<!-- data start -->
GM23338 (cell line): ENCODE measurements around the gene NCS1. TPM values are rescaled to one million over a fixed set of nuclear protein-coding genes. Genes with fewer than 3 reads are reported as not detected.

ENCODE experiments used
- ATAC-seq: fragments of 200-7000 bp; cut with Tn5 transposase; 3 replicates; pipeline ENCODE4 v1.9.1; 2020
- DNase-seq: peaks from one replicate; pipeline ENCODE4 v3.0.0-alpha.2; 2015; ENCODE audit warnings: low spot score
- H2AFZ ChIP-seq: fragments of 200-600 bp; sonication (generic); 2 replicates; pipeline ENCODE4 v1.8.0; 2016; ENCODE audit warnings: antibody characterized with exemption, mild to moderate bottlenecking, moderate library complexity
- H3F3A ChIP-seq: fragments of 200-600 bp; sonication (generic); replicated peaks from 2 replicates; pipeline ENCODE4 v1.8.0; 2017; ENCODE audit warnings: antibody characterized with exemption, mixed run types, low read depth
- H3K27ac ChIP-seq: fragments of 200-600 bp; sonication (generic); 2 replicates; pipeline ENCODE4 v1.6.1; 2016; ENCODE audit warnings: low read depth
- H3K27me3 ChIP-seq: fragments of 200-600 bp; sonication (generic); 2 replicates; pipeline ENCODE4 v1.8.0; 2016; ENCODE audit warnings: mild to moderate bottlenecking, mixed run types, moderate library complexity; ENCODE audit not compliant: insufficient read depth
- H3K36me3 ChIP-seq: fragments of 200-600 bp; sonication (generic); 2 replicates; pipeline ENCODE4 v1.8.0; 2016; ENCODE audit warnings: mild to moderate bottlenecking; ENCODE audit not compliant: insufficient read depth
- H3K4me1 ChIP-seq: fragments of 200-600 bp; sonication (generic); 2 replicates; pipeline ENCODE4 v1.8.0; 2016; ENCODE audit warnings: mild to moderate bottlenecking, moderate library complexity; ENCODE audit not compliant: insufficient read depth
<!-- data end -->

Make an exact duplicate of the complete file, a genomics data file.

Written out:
GM23338 (cell line): ENCODE measurements around the gene NCS1. TPM values are rescaled to one million over a fixed set of nuclear protein-coding genes. Genes with fewer than 3 reads are reported as not detected.

ENCODE experiments used
- ATAC-seq: fragments of 200-7000 bp; cut with Tn5 transposase; 3 replicates; pipeline ENCODE4 v1.9.1; 2020
- DNase-seq: peaks from one replicate; pipeline ENCODE4 v3.0.0-alpha.2; 2015; ENCODE audit warnings: low spot score
- H2AFZ ChIP-seq: fragments of 200-600 bp; sonication (generic); 2 replicates; pipeline ENCODE4 v1.8.0; 2016; ENCODE audit warnings: antibody characterized with exemption, mild to moderate bottlenecking, moderate library complexity
- H3F3A ChIP-seq: fragments of 200-600 bp; sonication (generic); replicated peaks from 2 replicates; pipeline ENCODE4 v1.8.0; 2017; ENCODE audit warnings: antibody characterized with exemption, mixed run types, low read depth
- H3K27ac ChIP-seq: fragments of 200-600 bp; sonication (generic); 2 replicates; pipeline ENCODE4 v1.6.1; 2016; ENCODE audit warnings: low read depth
- H3K27me3 ChIP-seq: fragments of 200-600 bp; sonication (generic); 2 replicates; pipeline ENCODE4 v1.8.0; 2016; ENCODE audit warnings: mild to moderate bottlenecking, mixed run types, moderate library complexity; ENCODE audit not compliant: insufficient read depth
- H3K36me3 ChIP-seq: fragments of 200-600 bp; sonication (generic); 2 replicates; pipeline ENCODE4 v1.8.0; 2016; ENCODE audit warnings: mild to moderate bottlenecking; ENCODE audit not compliant: insufficient read depth
- H3K4me1 ChIP-seq: fragments of 200-600 bp; sonication (generic); 2 replicates; pipeline ENCODE4 v1.8.0; 2016; ENCODE audit warnings: mild to moderate bottlenecking, moderate library complexity; ENCODE audit not compliant: insufficient read depth